The Top 5 Feminist Fiction Books Every Woman Should Read

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Five of the Best Feminist Fiction

Feminist fiction is one of my favourite genres to read. Anything that makes me proud to be a woman or makes me realise how important it is to still be a feminist is great in my book (had to get a pun in here somewhere!) So in this article I have listed my top 5 feminist books that I think every women should read.

 1. Things a Bright Girl Can Do by Sally Nicholls

 I will always, always, ALWAYS adore this book. She is a bit thick, but I honestly didn’t even notice because the story is so brilliant. It follows the lives of three young women who join the fight to vote. There’s so much to love about this book, from the bad-ass characters to the incredibly sweet love story between May and Nell. This is a book that I always recommend to everyone as it’s one I believe everyone should read. It is fiction, but it draws on some very real experiences that real women would’ve had to have gone through.

 2.  Bloody Brilliant Women by Cathy Newman

 In this non-fiction book, Cathy Newman writes about the pioneering women who went against all odds and made history. Of course, she talks about the regular household names, but also of the women whose names have been forgotten. If you’re looking to feel a huge amount of pride to be a woman, this book is definitely for you.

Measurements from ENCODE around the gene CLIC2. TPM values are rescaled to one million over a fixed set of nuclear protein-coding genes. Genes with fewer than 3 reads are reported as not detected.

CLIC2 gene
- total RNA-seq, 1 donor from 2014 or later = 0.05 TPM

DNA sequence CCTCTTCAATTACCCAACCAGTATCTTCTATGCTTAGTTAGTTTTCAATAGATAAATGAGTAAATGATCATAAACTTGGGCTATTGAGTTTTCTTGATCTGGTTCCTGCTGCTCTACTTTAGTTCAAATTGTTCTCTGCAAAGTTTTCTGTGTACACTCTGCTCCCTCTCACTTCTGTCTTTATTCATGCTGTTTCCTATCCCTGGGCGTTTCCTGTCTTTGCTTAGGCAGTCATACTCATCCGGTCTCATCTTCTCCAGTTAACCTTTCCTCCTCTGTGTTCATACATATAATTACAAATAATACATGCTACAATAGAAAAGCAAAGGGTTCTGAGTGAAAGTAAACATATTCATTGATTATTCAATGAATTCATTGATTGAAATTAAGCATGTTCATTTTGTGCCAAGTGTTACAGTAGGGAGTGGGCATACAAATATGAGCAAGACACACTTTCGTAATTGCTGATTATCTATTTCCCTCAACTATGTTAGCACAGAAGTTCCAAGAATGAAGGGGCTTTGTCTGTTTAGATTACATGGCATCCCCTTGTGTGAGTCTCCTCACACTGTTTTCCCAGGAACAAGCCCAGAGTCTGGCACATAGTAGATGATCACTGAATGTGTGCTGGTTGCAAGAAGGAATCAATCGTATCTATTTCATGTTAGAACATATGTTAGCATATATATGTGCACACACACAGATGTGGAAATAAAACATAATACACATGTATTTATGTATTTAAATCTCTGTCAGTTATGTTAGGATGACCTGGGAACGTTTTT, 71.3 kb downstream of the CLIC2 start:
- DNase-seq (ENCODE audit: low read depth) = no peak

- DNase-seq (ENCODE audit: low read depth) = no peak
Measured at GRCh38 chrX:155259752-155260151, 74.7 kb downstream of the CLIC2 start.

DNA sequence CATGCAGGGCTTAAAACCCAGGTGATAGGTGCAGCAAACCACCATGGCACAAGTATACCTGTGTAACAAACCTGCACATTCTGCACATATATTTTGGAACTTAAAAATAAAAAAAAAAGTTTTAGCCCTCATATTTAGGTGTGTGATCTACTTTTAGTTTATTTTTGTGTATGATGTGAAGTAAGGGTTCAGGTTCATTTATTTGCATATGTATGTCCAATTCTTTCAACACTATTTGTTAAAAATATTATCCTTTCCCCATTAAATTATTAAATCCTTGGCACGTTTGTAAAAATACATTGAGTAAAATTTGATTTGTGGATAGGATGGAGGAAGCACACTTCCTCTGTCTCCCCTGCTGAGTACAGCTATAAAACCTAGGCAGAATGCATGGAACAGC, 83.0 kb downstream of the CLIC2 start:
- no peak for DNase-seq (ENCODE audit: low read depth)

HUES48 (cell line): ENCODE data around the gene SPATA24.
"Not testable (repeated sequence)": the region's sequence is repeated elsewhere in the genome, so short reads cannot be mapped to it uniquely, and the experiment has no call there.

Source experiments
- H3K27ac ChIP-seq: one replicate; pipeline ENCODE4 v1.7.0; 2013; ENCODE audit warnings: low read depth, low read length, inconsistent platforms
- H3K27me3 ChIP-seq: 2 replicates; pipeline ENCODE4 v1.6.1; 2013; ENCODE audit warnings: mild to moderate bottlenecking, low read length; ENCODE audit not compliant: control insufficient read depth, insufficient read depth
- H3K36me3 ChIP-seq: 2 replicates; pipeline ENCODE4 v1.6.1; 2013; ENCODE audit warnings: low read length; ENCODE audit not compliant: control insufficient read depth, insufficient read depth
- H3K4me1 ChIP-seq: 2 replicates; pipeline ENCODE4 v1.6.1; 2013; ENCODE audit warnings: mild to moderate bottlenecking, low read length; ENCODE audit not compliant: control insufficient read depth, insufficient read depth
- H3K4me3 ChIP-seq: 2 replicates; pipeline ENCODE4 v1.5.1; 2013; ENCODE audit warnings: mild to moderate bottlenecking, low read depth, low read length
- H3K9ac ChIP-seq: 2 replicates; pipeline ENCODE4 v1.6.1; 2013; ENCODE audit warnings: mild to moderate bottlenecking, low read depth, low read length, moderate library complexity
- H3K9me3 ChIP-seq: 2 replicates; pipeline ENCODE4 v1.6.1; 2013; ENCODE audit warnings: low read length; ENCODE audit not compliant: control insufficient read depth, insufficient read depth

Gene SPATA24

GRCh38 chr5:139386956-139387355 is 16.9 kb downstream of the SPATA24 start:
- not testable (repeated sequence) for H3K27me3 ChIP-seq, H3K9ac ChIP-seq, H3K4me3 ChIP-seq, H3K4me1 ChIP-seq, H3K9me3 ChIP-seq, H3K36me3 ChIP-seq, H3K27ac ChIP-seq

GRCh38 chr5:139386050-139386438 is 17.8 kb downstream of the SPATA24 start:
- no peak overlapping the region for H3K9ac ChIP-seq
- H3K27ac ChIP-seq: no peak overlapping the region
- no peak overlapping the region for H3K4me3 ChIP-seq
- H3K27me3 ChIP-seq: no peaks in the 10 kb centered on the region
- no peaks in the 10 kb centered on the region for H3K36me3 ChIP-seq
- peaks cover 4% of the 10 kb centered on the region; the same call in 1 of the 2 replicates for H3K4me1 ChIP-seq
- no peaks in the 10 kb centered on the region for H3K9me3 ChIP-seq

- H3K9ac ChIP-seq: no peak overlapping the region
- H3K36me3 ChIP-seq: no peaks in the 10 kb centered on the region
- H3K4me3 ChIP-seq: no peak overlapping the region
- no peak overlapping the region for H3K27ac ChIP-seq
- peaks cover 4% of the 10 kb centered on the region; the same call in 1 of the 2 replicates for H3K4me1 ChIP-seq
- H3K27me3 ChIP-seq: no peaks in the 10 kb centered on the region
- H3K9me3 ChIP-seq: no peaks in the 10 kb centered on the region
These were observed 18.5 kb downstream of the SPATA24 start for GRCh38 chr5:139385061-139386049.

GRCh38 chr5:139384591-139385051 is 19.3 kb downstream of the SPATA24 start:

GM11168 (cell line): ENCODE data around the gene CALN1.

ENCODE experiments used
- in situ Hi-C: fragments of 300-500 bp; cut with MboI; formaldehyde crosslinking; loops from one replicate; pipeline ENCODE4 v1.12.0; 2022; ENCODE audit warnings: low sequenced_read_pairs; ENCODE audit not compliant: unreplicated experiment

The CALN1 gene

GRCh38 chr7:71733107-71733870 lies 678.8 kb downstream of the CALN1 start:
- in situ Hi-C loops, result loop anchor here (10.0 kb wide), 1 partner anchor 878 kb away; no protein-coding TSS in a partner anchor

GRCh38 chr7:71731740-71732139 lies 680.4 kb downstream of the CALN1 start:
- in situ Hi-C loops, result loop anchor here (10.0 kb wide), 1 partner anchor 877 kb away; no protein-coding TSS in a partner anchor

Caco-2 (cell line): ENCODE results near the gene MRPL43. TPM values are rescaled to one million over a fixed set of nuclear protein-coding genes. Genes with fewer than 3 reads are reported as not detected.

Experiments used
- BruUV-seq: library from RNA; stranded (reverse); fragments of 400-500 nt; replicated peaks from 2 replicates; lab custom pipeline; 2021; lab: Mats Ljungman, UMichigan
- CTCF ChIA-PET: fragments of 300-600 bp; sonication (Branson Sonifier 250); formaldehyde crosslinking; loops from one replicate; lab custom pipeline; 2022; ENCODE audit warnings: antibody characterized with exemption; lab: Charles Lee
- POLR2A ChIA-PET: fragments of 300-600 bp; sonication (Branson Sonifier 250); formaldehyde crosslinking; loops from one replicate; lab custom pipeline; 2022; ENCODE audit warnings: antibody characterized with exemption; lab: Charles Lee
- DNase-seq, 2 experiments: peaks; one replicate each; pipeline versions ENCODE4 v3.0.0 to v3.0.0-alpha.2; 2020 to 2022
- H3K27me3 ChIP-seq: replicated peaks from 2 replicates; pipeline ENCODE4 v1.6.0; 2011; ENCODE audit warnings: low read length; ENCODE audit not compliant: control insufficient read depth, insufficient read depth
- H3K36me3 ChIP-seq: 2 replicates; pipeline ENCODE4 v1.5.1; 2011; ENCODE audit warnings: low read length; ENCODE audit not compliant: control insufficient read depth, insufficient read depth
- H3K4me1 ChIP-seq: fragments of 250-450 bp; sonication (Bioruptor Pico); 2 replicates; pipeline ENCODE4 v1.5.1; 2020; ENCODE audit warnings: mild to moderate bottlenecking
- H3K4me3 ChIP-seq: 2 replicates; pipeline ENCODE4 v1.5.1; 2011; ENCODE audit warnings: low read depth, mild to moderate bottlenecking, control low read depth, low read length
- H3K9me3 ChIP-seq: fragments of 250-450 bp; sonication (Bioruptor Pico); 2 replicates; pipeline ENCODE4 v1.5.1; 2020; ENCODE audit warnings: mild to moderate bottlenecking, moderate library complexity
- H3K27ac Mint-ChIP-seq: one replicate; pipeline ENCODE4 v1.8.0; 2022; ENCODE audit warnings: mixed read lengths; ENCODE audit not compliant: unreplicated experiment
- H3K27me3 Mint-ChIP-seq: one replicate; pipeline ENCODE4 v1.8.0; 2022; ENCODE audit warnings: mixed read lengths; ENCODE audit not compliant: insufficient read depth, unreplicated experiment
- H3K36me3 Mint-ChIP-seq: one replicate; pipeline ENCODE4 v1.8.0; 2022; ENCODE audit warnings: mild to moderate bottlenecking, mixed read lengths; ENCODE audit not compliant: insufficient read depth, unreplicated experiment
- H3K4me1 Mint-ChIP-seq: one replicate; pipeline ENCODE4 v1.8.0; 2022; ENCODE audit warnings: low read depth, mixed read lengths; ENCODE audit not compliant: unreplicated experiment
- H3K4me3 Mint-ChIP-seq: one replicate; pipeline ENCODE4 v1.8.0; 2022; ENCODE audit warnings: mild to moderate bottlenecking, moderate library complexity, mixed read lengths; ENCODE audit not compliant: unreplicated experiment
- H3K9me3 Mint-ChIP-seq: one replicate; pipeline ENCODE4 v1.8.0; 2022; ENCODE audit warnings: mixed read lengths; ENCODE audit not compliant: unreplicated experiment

3. The Water Cure by Sophie Mackintosh

 The Water Cure is a pretty haunting novel that follows the lives of three sisters who have grown up on a remote island and, as women, have to go through a serious of pretty horrific rituals such as drowning. Now, a lot of you may be thinking that this doesn’t sound like a book that will make you feel good about being a woman at all, but hear me out. After reading this book and reading what these poor girls had to go through, it made me more of an angry feminist than ever. It made me recognise my privilege as a woman living in the UK and realise that there is still a hell of a long way to go in order for every woman in this world to be considered ‘equal’. Of course, as far as I know, woman are not being kept away from men on an island and forced to partake in cult like activities, but there are still women who don’t get equal opportunities as men and who are forced into marriages. So yes, I would call this book a feminist book because it reminded me than feminism is an ongoing battle.

 4. Red Clocks by Leni Zumas

 Red Clocks is about the lives of five women in a new America where abortion has become illegal again. I have always been pro-choice. There is nothing anyone can say that would make me change my mind, and I would never do anything to try and convince someone who is pro-life that they are wrong. We are all allowed our own opinions. But for me, I can’t imagine a world where I didn’t have the choice. In many places across the world, women don’t have a choice. Heck, it’s only recently in Northern Ireland that the abortion law has changed! I got quite emotional reading this book as I had to follow one girls journey to obtain an abortion illegally. Again, this book I class as feminism in the same way that I class The Water Cure as feminism, it reminds me of why I became a feminist in the first place.

 5. The Book of Essie by Megan Maclean Weir

 I ended up adoring this book after a very rocky start. Essie is such an incredible character, she is smart and cunning and stuck in a situation that she has no control over. In The Book of Essie, Essie takes control of her life after it being controlled by her family for her entire 16 years, and she does it in a way that makes her mother believe that she is the one that’s in control – brilliant! This books takes a dark turn that I wasn’t expecting and I completely commend Essie on her bravery. She’s an incredible character.

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